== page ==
November 3, 2005
Blackouts plague Africa’s richest city
By Alistair Thomson
JOHANNESBURG (Reuters) - Friends laugh raucously and young
couples whisper across candle-lit tables, but despite the
animation, restaurant manager Frank Ndlovu is not a happy man.
guest," he says of the latest power cut to black out Spiro's, a
restaurant in Johannesburg's lively Melville suburb.
It is Saturday night, summer is here and normally the main
street would be abuzz with diners and students on pub crawls.
However, after two hours in the dark, restaurants and bars
gradually empty as patrons head for other parts of town where
electric lights still work and, vitally, the music still plays.
Power cuts in Africa's richest city are not just an
inconvenience to revelers. They are also feeding fears that
Johannesburg's flaws and blemishes will prove an embarrassment
in five years' time when thousands of soccer fans descend on
South Africa for the 2010 World Cup.
City Power, Johannesburg's public electricity distribution
utility, blames the outages on the theft of cables for scrap
and the fact that most of its network is more than 30 years
South Africa's power problems are compounded by a supply
crunch, as demand fast overtakes capacity in a country long an
over-producer with some of the world's cheapest sources of
power. Analysts warn that tightening supply could hit growth.
In Melville, the darkness is already hitting business.
A lone couple sits in the Local Grill steakhouse braving
the haze of cooking smoke which has been billowing out of the
kitchen since the extractor fans fell silent. All the other
diners have retreated on to the pavement outside or left.
Most restaurateurs stay open as long as they can hoping for
the lights to come on. But with an apparent increase in serious
power cuts in the past year or so, frustration is growing.
"This year it's been more than five times. It's a loss for
the business," Ndlovu said. "The worst thing is they don't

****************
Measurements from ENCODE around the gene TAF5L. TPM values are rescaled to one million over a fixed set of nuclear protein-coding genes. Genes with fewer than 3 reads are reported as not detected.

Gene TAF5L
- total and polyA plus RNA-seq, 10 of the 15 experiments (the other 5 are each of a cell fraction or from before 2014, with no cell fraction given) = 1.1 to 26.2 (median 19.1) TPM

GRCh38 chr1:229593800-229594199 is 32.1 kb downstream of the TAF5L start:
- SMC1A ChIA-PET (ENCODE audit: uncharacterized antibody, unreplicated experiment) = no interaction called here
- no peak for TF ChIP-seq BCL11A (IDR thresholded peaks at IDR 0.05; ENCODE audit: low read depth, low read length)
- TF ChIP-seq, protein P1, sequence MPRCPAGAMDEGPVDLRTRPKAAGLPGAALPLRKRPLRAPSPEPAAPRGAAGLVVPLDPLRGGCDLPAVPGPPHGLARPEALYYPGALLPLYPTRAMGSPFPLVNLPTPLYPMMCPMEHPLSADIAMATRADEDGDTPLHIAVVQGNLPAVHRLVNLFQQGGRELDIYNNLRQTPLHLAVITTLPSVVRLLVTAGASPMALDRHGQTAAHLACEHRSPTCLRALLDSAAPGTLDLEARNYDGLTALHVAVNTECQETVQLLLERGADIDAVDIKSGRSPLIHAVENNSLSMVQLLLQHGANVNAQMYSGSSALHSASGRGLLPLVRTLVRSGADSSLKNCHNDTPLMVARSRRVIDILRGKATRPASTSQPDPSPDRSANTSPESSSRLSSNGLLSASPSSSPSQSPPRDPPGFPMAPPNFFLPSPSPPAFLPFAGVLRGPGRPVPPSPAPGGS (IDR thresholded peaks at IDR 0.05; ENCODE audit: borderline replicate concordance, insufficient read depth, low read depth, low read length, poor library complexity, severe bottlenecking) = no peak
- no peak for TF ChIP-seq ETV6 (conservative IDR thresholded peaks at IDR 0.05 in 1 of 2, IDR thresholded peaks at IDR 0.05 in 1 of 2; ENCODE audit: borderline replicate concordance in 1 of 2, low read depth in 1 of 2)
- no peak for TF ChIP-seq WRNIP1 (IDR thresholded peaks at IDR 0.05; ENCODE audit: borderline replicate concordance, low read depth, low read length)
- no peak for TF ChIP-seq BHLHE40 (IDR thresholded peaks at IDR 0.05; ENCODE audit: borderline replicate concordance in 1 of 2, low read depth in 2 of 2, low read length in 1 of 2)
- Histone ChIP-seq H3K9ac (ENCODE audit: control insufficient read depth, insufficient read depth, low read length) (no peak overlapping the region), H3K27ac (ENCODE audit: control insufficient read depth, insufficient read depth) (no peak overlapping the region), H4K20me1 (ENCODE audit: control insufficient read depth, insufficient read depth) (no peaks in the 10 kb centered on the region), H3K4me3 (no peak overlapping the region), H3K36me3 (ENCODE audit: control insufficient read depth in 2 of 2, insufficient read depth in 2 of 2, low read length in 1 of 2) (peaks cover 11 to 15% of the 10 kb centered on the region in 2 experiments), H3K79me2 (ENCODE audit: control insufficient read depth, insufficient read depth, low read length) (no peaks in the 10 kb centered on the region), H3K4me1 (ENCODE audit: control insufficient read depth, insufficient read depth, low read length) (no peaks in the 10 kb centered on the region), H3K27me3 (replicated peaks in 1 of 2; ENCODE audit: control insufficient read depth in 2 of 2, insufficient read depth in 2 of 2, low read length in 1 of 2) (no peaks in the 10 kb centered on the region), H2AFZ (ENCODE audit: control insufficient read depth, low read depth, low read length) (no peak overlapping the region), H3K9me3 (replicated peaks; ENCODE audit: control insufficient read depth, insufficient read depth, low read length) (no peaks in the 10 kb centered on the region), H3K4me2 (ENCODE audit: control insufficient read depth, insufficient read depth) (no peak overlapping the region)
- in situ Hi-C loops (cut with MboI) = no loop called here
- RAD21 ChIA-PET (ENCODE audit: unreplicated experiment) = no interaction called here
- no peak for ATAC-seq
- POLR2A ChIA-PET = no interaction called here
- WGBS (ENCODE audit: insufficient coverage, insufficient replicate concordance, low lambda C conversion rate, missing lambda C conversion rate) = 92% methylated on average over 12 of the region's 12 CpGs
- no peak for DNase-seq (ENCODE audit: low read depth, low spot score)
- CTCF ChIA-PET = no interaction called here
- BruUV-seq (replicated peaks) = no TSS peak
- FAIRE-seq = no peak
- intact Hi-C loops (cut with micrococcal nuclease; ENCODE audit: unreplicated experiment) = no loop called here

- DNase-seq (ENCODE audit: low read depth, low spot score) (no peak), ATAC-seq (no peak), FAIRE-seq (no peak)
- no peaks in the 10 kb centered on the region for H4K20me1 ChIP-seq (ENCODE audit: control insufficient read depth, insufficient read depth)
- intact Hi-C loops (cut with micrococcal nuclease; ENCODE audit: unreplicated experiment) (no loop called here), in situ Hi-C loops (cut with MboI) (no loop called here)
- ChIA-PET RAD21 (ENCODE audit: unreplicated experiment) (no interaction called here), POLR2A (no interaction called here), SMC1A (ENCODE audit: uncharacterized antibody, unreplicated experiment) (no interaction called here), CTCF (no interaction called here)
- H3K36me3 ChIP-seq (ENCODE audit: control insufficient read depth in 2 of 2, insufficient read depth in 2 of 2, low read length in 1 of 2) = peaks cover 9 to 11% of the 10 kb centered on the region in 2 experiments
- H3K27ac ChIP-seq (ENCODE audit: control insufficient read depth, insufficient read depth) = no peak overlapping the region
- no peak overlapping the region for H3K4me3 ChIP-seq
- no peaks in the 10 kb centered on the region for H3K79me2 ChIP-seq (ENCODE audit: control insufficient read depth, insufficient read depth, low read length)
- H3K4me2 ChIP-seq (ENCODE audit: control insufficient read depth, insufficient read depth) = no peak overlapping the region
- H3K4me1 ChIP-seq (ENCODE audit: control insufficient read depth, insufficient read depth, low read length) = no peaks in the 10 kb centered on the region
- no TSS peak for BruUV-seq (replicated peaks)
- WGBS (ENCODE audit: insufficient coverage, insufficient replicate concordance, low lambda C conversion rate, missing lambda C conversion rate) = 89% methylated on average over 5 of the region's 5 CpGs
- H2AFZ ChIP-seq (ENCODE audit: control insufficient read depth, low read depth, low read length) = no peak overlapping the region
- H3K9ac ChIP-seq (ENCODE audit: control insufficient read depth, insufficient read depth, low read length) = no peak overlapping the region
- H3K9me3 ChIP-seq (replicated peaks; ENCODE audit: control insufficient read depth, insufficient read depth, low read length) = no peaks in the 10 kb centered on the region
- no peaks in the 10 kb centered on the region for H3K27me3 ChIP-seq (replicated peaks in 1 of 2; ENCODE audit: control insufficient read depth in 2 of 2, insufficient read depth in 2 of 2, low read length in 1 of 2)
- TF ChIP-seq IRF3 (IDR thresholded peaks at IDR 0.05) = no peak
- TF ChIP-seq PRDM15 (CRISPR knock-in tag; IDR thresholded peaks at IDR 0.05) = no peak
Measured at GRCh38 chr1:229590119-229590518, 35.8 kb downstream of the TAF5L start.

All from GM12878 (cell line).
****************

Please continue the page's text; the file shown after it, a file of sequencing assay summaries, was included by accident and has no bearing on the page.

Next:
City Power says it is working to make services more
reliable, using 675 million rand ($102.6 million) in public
money to transform the aging network into "a world-class grid."
"No electricity distributor guarantees electricity supply,
however, City Power strives to provide a good quality of
supply," the company said in response to a Reuters inquiry.
The 2010 World Cup tournament is giving added impetus to
South Africa's efforts to upgrade its public services and
infrastructure, which in many areas are still poor or
non-existent more than a decade after the end of apartheid.
Operators such as City Power are racing to provide proper
electricity and other services to former non-white areas which
suffered years of neglect under apartheid authorities.
Some industry workers say the need to put up power lines
and sub-stations in poor areas has increased demands on already
stretched resources, but City Power insists the electrification
program has not increased the strain on its infrastructure.
An August report by the National Electricity Regulator
(NER) said the network was in "a serious state of disrepair,"
citing transformer leaks and insufficient maintenance and
"Even if the maintenance and refurbishment plans are
properly executed each year, it will still take a number of
years to bring the network back to the required level of
reliability," it said, adding that it would complete similar
audits of 10 of South Africa's other main power distributors.
MOTHBALLED POWER STATIONS
Another problem area is soaring demand, which is set to
outpace current output by 2007 -- although the government and
generator Eskom have announced plans to recommission several
mothballed power stations and build more from scratch.
Joint generating ventures with other countries in the
region, including an ambitious plan to bring power lines down
from a massive power station planned for the mouth of the
mighty Congo River, are expected to help, but they are years
away from completion -- if they are indeed ever built.
And South Africa's much vaunted Pebble Bed Modular Reactor
nuclear program is a long way from commercial viability.
Melville's flush diners seem a world away from the poor
townships where jobless levels are highest, but the crowd of
young men guarding cars for small change are a reminder of the
urgency of creating jobs from the booming economy.
Car theft, hijacking and robbery are a serious problem in
Johannesburg and at Spiro's, Ndlovu fears the gangs will take
advantage of the blackouts to move in on clients heading home.
"The car guards here are my friends -- luckily I can rely
on them to tell me if anything's happening," he said.
But, as another night of inconvenience draws to a close and
customers drift away, his patience is wearing thin.
"I can't even offer them coffee because the machine isn't
working," he said, writing out a bill.
"How can they enjoy themselves?"